What were the top played episodes for Women of the Military Podcast in 2020? I did a deep dive on the analytics to find out some stats about the Women of the Military Podcast and this is what I discovered. Women of the Military Podcast had over 26,500 thousand downloads in 2020. This number is over 265% growth compared to 2019.
Because of the demand for the podcast, I have decided to switch from a weekly episode to two episodes a week. This will give me the ability to share more stories along with doing specialized episodes to help highlight military women’s issues and history. I’m excited about what is to come.
From planning to serve four years to Deputy Director of the Air National Guard. My guest, Maj Gen Dawne Deskins, this week didn’t want to join the military but needed a way to pay for college. Her dad said you only have to serve four years and then they will pay for your college. So she decided to join through ROTC. And 36 years later she is still in the Air Force.
This week my guest is Nicole Malachowski. She is a combat veteran, the first female Thunderbird pilot, a former fighter squadron commander, a former White House Fellow and advisor, and a patient advocate. At five years old Nicole went to an air show in California and saw the F-4 fly. Right then, she knew she wanted to be a fighter pilot. Even though women couldn’t be fighter pilots her family didn’t dissuade her from joining. She knew at 12 that she wanted to attend the Air Force Academy and even wrote a letter to the Academy letting them know she wanted to attend.
Amy Forsythe served on five combat tours as a correspondent and Public Affairs Officer. In 2006, she was part of the first-ever Female Engagement Teams in Iraq. I am excited to share her story this week on the podcast as I have done a lot of research about Female Engagement Teams, but have found limited information. It will be exciting to hear her experience being on the first one. She has won numerous journalism awards, including the Marine Corps Broadcaster of the Year award in 2006, and the PRSA Bronze and Silver Anvil awards in 2009.
I pulled some of the pieces of military advice for young women from my guests. There are pieces of their quotes in the blog post, but take time to listen to their full advice on the podcast. And make sure if you are considering military service to take time to listen to the stories shared on the podcast. Women have been serving for generations and have so much advice to help make service for the next generation even better.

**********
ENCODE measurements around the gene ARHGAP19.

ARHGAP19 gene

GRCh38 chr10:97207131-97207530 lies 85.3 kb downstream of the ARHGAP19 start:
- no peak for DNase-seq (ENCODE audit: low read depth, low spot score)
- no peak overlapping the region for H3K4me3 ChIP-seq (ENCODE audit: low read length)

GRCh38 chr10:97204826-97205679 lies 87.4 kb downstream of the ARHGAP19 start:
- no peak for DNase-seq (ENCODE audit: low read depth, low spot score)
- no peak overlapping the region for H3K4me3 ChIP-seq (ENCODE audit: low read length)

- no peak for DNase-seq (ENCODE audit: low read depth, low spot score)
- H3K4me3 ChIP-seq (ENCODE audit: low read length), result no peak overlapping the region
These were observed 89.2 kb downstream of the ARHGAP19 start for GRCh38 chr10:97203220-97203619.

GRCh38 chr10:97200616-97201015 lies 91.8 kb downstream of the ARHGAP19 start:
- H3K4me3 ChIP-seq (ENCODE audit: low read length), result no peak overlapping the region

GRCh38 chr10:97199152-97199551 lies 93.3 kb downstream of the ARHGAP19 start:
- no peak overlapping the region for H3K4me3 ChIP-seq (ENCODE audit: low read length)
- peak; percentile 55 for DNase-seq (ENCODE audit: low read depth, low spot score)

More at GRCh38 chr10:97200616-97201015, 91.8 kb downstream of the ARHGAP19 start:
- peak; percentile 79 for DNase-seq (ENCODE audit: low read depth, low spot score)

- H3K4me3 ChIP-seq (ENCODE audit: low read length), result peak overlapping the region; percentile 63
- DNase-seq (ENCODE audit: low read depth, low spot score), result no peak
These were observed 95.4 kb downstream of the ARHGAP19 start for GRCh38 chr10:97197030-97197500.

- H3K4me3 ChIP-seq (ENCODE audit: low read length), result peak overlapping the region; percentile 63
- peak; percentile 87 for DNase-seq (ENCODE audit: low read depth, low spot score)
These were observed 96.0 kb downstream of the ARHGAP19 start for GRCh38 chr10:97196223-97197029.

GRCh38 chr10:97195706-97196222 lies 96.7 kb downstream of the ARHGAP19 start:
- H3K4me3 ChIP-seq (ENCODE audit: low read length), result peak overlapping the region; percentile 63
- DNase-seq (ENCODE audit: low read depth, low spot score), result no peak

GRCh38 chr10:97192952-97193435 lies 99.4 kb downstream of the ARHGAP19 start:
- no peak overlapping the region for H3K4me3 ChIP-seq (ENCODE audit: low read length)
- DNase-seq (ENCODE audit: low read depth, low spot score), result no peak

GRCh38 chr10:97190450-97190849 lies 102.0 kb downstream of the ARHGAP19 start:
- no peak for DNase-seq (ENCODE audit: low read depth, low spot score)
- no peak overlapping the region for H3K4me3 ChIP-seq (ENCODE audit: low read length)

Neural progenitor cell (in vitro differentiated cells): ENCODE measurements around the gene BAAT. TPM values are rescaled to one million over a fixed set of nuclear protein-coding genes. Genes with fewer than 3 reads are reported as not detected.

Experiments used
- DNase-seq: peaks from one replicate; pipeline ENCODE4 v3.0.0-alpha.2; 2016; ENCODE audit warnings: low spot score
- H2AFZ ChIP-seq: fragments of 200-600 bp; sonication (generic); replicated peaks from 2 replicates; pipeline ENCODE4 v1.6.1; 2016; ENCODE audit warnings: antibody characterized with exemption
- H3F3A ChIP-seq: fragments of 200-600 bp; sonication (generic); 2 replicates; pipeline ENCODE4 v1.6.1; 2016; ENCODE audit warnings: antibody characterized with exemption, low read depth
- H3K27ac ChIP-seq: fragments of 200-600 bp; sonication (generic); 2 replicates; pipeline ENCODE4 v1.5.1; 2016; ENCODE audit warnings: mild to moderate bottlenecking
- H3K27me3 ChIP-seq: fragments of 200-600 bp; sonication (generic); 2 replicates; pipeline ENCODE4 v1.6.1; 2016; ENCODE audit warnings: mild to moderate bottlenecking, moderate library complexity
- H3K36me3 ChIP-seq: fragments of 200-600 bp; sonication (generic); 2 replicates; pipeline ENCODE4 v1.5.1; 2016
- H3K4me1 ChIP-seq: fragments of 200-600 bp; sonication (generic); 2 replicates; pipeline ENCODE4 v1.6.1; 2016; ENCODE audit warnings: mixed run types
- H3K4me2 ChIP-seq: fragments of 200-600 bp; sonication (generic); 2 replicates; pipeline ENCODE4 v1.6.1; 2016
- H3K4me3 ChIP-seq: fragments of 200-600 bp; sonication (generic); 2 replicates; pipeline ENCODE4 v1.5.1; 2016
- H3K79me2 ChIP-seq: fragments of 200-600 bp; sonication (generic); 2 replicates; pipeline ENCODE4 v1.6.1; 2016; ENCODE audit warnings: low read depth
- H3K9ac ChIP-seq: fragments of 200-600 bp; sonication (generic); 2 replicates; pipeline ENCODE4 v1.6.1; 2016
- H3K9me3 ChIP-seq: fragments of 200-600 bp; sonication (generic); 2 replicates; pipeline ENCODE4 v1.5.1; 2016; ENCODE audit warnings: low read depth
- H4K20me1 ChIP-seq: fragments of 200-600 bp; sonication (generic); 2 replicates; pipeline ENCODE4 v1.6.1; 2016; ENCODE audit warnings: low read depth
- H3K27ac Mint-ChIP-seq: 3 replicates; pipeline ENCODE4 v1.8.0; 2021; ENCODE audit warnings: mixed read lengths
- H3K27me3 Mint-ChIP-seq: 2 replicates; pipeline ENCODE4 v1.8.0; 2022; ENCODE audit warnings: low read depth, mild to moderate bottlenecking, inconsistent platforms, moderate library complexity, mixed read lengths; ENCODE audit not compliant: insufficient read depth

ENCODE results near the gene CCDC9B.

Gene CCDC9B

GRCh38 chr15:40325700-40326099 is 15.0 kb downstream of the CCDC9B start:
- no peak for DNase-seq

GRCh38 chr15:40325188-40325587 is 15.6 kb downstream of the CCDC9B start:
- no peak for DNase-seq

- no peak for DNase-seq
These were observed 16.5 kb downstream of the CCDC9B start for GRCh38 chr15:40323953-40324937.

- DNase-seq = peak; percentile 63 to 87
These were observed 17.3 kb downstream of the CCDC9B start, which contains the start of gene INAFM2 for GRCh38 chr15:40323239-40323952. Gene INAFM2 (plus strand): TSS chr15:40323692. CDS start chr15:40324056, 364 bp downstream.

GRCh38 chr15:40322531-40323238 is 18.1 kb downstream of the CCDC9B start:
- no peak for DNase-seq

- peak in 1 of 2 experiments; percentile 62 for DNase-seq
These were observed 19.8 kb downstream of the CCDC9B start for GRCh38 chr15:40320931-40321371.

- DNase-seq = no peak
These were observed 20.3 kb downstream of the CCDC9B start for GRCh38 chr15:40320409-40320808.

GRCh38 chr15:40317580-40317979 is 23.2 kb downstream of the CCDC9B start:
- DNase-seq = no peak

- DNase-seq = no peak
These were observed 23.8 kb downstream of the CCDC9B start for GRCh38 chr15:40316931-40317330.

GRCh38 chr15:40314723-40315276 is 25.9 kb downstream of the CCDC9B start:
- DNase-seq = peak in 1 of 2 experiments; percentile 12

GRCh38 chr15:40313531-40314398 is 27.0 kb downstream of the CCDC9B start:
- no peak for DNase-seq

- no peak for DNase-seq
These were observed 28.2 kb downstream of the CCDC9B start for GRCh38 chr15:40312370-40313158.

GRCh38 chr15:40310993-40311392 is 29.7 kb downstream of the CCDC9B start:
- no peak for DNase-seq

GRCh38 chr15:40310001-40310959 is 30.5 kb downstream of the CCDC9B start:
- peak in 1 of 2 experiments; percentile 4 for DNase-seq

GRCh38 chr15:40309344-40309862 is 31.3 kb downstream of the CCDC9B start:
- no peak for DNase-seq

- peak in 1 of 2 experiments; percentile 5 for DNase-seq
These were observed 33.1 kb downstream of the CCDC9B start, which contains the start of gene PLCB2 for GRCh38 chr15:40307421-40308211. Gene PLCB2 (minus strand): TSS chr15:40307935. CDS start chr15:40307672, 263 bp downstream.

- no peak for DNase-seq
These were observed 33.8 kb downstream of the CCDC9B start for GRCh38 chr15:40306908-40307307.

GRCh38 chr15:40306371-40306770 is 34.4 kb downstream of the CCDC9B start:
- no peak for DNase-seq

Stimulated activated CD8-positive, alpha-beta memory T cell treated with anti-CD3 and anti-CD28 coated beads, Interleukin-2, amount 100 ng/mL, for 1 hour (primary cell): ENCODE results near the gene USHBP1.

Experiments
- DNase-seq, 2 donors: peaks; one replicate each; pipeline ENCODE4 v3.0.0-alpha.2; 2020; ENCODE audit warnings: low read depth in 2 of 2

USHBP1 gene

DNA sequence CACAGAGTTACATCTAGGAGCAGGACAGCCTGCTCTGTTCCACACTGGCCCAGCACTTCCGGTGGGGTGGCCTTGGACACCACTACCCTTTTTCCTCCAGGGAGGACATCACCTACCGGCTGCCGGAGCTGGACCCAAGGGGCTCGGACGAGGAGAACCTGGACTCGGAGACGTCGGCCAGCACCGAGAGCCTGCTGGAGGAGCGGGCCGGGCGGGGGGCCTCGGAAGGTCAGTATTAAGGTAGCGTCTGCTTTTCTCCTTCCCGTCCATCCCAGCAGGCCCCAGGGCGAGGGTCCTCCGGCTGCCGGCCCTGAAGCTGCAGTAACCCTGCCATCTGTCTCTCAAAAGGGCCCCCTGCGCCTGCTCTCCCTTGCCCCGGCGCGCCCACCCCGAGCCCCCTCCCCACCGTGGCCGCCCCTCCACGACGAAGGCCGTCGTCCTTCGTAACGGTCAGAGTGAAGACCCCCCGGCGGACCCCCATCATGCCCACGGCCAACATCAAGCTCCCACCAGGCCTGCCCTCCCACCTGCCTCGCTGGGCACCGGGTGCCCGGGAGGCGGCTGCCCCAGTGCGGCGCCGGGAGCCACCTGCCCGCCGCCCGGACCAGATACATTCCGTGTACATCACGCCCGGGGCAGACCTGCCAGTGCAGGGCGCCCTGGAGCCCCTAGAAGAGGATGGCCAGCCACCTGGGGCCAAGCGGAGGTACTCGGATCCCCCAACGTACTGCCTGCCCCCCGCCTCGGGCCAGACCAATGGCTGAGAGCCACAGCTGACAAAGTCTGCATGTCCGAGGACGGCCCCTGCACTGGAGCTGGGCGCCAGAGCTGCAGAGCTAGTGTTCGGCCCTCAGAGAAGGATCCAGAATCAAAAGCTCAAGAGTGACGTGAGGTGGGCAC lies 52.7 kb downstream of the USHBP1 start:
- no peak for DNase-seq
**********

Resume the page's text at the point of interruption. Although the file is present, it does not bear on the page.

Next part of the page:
What do you know about Desert Storm? I loved getting to talk to Angela Beltz this week about her experience in the Army National Guard. She was one of the first to deploy for Desert Storm and talks about the challenges she faced.
It is challenging to be a woman in a leadership position in the military, but that doesn’t mean it can’t be done. We get a chance to see how Gwendolyn overcame the challenges she faced especially when she made the switch from Enlisted to Officer through Officer Candidate School.
Joining the Marine Corps seemed like a crazy idea, but it launched Jen’s career and it gave her so many tools that she has used for the rest of her life. Check out this great interview with Jen Furlong about her experience in the Marine Corps as a Public Affairs Officer.
Laura served in the Army National Guard from March 2001-2009 as a military police officer. She was activated to active duty and deployed to Baghdad, Iraq from March 2003-July 2004. In 2019, Laura published her memoir, Sirens: How to Pee Standing Up, which is an alarming memoir of combat and coming back home.
Deciding to join the military is a big decision on its own, but it isn’t where the decisions end. There are six branches of the military that you can serve in. The Air Force, Army, Coast Guard, Navy, Marine Corps, and Space Force. Each branch has its own culture and mission. Making sure to pick the one that fits you best is an important step when joining the military. You also need to consider if you would like to serve on active duty, in the National Guard or Reserves. There is no one right answer. The best branch for you needs to meet your goals and aspirations. It should not just be focused on the “perks” of one branch over another. Depending on why you are joining and what you are looking for will help you determine what branch and way you should serve in the military.
Can you imagine what it is like to be a woman in the military? Unfortunately being raped is one of the struggles women face. Ruthie is a rape survivor She shares her story this week on the podcast about being raped, not once but twice and what she did to help someone who was being harassed. Ruthie served in the US Army for 8.5 years. She was stationed in California, Kentucky, Georgia, and Texas. She also did a 12-month tour in Afghanistan. she separated from the Army as a Staff Sergeant (E-6) in 2015. After staying at home for several months, she went back to work as a federal contractor in Maryland.
Did your favorite episode from 2020 make the list of the top five played episodes of 2020?
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